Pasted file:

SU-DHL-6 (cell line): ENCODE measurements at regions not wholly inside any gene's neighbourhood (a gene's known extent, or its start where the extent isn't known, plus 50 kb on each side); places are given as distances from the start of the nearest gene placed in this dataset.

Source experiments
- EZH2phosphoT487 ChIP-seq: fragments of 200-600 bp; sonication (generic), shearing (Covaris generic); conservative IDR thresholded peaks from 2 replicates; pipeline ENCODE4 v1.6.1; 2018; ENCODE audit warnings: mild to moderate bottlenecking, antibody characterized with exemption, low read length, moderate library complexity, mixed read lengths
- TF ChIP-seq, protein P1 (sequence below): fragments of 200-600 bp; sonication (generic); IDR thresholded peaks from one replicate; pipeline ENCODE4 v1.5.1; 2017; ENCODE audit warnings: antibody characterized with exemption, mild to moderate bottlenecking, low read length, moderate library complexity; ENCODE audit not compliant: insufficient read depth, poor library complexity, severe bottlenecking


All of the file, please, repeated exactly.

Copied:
SU-DHL-6 (cell line): ENCODE measurements at regions not wholly inside any gene's neighbourhood (a gene's known extent, or its start where the extent isn't known, plus 50 kb on each side); places are given as distances from the start of the nearest gene placed in this dataset.

Source experiments
- EZH2phosphoT487 ChIP-seq: fragments of 200-600 bp; sonication (generic), shearing (Covaris generic); conservative IDR thresholded peaks from 2 replicates; pipeline ENCODE4 v1.6.1; 2018; ENCODE audit warnings: mild to moderate bottlenecking, antibody characterized with exemption, low read length, moderate library complexity, mixed read lengths
- TF ChIP-seq, protein P1 (sequence below): fragments of 200-600 bp; sonication (generic); IDR thresholded peaks from one replicate; pipeline ENCODE4 v1.5.1; 2017; ENCODE audit warnings: antibody characterized with exemption, mild to moderate bottlenecking, low read length, moderate library complexity; ENCODE audit not compliant: insufficient read depth, poor library complexity, severe bottlenecking